Pitchers' count: Saturday
Jason Bartlett, SS, Rays: A pinch-hit home run Thursday marked Bartlett's first extra-base hit since July 20, but a matchup versus Jesse Litsch should stifle any forward momentum that results. Bartlett is just 1-for-7 (.143) against the righty, and Bartlett wasn't exactly on fire before his homer, mired in a 3-for-21 slump.
Nick Swisher, 1B/OF, Yankees: John Lackey's domination of Swisher dates back to their days in the AL West, so Swisher might have nightmares of what is to come. Lackey has limited the slugger to just five hits in 45 at-bats (.111 average), striking him out a whopping 18 times!
Adrian Beltre, 3B, Red Sox: The resurgent Beltre might be hitting .325 versus southpaws this season, but CC Sabathia isn't your ordinary lefty. In 19 career at-bats against Sabathia, Beltre has mustered just one hit, a double. He has struck out seven times.
Pedro Alvarez, 3B, Pirates: He's striking out in more than a third of his at-bats, including nearly half the time against southpaws, so it's safe to say Alvarez is going through an adjustment period. Don't expect it to get any better against Jorge De La Rosa, who owns lefties and who predictably struck out Alvarez in their two previous matchups.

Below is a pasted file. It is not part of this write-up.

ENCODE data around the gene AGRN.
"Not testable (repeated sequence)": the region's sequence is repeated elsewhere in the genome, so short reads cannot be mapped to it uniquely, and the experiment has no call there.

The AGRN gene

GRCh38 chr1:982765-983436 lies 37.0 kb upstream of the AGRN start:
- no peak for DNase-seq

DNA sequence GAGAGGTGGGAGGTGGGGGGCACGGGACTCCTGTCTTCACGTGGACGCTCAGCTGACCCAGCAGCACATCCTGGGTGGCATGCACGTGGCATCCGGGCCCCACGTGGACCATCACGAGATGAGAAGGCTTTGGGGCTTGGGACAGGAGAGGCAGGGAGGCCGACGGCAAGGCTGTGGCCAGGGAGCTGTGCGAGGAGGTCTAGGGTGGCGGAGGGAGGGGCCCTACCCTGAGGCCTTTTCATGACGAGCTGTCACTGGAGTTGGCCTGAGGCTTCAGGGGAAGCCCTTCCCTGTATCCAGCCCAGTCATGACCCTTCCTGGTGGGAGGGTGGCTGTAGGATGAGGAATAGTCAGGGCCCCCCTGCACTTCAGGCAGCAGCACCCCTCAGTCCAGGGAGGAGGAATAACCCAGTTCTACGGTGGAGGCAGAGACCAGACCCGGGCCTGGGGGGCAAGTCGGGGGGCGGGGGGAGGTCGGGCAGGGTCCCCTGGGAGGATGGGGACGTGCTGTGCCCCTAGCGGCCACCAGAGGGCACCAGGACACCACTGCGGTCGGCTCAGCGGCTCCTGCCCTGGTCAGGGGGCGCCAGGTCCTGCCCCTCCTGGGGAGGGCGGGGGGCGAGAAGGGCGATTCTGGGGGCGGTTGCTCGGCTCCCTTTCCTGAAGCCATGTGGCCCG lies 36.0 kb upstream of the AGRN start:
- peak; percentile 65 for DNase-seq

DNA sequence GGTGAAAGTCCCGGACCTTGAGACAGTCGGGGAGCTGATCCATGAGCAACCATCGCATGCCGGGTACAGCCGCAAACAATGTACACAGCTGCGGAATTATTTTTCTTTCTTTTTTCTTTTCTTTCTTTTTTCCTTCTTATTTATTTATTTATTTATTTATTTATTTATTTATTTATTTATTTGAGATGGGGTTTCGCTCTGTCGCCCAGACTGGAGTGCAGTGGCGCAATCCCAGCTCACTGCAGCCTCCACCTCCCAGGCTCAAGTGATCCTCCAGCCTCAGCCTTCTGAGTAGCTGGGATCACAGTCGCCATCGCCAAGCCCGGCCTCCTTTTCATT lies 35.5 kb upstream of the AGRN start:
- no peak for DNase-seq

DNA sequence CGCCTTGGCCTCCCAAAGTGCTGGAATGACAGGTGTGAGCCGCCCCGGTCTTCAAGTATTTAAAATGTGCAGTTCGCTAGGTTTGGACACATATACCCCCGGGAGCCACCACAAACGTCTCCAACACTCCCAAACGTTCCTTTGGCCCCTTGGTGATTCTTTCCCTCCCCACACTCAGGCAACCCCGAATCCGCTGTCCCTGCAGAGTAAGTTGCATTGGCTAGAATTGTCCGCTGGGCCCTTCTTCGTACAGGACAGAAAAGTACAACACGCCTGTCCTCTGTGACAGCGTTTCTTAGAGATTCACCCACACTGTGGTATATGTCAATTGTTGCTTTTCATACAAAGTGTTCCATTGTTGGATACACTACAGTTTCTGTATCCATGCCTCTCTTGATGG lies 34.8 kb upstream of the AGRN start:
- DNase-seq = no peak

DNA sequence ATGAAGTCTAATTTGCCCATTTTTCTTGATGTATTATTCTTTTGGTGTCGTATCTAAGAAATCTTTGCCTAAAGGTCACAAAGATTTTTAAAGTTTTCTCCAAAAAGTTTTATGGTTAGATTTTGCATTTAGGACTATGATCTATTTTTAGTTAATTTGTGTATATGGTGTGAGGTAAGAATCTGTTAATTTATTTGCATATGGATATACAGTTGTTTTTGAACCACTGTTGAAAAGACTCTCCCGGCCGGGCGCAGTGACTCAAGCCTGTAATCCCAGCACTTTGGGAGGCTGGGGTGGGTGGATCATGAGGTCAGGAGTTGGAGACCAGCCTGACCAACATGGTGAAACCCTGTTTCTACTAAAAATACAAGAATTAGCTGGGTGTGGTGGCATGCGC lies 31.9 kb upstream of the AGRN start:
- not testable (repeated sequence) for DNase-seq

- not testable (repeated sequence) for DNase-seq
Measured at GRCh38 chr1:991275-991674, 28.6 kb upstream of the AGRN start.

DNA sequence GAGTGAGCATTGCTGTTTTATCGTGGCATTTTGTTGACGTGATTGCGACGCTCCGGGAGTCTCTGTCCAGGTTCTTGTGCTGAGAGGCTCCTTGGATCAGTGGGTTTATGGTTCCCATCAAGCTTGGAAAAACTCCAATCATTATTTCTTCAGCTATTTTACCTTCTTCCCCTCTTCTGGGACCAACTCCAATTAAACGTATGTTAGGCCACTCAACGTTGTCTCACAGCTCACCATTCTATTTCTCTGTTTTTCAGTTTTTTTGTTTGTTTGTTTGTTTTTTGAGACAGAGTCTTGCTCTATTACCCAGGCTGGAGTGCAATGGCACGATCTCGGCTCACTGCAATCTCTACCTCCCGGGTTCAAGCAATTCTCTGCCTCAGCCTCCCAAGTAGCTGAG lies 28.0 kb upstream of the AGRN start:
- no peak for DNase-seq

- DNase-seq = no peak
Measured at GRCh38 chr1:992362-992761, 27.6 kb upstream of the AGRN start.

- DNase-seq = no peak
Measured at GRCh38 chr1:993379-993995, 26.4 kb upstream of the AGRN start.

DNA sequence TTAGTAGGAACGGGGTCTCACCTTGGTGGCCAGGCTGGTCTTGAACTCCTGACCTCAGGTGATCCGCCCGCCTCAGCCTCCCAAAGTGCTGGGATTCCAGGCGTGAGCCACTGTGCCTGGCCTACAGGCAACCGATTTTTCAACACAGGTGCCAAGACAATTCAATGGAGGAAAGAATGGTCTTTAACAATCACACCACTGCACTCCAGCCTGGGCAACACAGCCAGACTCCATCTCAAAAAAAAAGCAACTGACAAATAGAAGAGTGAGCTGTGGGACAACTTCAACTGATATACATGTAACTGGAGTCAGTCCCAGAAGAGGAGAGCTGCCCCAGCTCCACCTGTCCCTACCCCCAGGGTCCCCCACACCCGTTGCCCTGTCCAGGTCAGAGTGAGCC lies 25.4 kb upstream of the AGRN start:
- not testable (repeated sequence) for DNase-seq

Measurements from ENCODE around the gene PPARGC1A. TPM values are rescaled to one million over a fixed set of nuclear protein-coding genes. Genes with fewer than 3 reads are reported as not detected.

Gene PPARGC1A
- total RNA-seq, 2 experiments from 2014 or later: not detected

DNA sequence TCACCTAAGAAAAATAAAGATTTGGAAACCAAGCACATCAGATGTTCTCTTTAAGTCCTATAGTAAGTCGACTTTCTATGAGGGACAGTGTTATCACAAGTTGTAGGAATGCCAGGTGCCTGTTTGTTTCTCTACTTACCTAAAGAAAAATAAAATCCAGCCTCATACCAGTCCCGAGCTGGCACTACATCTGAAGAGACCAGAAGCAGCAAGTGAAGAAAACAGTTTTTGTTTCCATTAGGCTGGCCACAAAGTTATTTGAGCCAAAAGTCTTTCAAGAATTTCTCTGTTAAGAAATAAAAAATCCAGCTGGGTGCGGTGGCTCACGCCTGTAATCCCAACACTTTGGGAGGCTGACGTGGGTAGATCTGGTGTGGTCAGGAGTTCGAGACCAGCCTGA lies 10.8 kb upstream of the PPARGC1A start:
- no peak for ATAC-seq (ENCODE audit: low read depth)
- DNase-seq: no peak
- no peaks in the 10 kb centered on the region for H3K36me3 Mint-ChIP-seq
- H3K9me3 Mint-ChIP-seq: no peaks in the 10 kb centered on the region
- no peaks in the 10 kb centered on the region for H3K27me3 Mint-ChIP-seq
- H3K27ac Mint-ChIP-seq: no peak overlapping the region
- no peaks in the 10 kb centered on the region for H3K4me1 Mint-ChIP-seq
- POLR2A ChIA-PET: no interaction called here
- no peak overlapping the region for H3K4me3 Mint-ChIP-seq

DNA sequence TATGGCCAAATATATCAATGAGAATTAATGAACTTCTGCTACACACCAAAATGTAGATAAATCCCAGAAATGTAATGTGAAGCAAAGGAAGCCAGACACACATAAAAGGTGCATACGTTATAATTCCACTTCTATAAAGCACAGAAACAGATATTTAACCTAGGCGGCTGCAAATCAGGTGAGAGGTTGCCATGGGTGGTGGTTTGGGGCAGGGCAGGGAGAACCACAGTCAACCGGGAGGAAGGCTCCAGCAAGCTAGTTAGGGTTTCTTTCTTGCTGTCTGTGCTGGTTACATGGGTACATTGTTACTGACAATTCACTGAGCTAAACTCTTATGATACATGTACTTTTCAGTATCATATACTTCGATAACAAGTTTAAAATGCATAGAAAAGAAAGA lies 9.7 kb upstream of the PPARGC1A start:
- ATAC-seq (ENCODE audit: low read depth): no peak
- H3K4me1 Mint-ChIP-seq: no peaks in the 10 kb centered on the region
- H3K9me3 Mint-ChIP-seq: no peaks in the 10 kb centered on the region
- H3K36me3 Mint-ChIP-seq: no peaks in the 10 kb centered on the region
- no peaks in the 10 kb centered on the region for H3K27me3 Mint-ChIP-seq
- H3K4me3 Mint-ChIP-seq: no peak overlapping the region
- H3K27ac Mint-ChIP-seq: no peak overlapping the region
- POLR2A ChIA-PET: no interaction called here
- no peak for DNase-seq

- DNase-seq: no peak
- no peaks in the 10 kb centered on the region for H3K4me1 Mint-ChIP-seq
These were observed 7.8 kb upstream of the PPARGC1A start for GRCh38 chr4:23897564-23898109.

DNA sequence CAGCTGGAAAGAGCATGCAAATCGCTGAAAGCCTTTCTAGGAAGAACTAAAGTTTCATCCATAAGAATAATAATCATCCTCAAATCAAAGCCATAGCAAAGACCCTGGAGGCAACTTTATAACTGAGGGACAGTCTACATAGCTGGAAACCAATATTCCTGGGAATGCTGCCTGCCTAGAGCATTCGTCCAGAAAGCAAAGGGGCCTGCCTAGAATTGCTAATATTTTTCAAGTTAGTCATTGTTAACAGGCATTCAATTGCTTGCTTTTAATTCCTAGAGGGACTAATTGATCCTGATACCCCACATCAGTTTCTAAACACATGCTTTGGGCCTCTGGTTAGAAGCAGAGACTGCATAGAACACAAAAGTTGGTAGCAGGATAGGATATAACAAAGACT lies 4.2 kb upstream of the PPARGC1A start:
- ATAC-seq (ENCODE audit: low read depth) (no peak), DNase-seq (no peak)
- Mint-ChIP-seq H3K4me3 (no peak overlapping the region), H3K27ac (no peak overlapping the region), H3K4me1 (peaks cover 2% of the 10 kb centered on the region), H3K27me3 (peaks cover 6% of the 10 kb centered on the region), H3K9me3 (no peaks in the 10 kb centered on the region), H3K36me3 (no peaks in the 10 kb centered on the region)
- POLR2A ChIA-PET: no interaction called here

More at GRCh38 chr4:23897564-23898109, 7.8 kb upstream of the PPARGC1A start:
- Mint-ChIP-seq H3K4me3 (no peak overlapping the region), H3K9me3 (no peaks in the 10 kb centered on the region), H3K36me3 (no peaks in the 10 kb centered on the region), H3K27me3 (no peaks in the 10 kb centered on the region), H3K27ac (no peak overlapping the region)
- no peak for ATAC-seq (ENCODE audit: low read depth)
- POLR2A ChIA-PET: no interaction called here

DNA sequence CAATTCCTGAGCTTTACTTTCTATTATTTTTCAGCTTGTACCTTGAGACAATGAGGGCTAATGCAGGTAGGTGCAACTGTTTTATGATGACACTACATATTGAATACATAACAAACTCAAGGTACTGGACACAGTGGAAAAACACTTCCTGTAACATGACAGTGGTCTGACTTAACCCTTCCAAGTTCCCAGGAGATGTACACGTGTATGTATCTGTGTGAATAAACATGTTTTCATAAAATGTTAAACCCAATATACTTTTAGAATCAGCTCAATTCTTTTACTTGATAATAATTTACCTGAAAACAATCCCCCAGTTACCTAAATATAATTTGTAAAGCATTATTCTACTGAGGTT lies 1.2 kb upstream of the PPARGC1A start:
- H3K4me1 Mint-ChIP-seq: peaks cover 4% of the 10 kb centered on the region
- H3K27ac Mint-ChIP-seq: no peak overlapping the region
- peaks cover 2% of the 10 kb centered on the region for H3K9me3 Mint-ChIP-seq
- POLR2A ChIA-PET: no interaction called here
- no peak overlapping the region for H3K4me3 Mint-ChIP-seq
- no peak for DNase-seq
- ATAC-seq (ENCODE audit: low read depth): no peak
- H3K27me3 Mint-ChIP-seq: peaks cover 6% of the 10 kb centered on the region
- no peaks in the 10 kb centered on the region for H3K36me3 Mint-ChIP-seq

Corey Hart, OF, Brewers: Hart's average drops an incredible 71 points when facing right-handers rather than lefties, so it stands to reason that some righties, such as Brett Myers, have his number. Hart has just a pair of singles in 12 at-bats against Myers, striking out twice, so keep him reserved.
Hitters' count: Sunday
Lyle Overbay, 1B, Blue Jays: Overbay has been the benefit of quite a few advantageous pitcher matchups recently, and that trend continues this weekend. He rakes against both James Shields and Jeff Niemann, hitting a combined 17-for-54 (.315) versus the right-handers, with five doubles and four home runs.